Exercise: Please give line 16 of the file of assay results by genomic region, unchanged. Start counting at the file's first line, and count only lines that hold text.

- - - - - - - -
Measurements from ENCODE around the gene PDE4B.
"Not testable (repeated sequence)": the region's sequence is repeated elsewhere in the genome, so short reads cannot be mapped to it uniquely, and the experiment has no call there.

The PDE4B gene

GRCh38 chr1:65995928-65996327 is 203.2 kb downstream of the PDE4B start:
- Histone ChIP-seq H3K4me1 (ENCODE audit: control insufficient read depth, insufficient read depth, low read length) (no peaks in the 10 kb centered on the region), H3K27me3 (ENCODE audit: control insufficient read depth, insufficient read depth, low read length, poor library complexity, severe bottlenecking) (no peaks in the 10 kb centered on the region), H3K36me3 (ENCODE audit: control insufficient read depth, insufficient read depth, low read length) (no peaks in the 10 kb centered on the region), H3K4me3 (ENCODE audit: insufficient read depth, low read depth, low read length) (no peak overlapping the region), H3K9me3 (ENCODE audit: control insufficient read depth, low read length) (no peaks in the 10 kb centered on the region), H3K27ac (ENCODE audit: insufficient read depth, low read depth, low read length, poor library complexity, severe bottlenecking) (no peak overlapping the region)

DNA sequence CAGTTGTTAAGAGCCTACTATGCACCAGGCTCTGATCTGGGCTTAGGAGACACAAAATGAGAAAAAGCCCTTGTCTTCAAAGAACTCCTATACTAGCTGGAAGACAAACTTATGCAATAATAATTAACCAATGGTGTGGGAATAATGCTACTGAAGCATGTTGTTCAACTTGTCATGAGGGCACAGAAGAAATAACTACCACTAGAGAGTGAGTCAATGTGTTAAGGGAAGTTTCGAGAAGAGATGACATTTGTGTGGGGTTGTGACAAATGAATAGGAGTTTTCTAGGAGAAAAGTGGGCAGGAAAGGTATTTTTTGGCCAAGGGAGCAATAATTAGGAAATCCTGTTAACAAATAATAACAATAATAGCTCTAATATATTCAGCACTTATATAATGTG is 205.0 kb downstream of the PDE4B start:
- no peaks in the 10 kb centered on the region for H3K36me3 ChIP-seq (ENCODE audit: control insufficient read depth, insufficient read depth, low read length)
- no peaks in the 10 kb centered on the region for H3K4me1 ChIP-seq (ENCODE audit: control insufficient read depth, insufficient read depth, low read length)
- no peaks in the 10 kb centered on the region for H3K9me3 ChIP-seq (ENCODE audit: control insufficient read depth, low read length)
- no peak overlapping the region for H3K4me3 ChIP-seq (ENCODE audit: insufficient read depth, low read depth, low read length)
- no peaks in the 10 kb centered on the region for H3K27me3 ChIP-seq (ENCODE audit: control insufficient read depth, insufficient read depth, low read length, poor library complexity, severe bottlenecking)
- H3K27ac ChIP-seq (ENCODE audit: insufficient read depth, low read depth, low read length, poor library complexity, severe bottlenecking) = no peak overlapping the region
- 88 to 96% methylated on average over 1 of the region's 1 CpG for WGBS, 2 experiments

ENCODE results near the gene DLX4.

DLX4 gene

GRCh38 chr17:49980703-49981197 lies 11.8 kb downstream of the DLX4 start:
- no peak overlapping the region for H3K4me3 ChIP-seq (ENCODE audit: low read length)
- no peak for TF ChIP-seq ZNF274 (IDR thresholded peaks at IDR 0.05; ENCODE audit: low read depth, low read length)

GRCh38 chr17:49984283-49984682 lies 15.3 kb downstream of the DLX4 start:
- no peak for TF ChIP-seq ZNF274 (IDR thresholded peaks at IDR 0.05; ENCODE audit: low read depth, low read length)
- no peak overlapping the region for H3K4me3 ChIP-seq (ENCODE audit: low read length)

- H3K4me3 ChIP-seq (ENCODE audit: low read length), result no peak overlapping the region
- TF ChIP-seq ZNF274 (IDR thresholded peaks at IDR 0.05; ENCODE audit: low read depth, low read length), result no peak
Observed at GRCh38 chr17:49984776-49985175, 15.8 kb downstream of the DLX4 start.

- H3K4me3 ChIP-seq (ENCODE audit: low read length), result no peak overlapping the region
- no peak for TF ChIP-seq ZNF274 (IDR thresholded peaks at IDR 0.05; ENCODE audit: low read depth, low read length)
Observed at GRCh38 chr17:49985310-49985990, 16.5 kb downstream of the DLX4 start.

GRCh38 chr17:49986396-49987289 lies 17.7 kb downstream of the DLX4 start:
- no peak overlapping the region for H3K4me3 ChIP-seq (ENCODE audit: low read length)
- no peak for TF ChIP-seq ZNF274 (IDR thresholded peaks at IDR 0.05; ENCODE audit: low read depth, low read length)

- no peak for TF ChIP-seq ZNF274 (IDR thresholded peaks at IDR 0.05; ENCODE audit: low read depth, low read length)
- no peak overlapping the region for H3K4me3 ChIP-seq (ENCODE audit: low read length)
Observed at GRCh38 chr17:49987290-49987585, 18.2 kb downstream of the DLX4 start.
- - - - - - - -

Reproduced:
GRCh38 chr17:49980703-49981197 lies 11.8 kb downstream of the DLX4 start: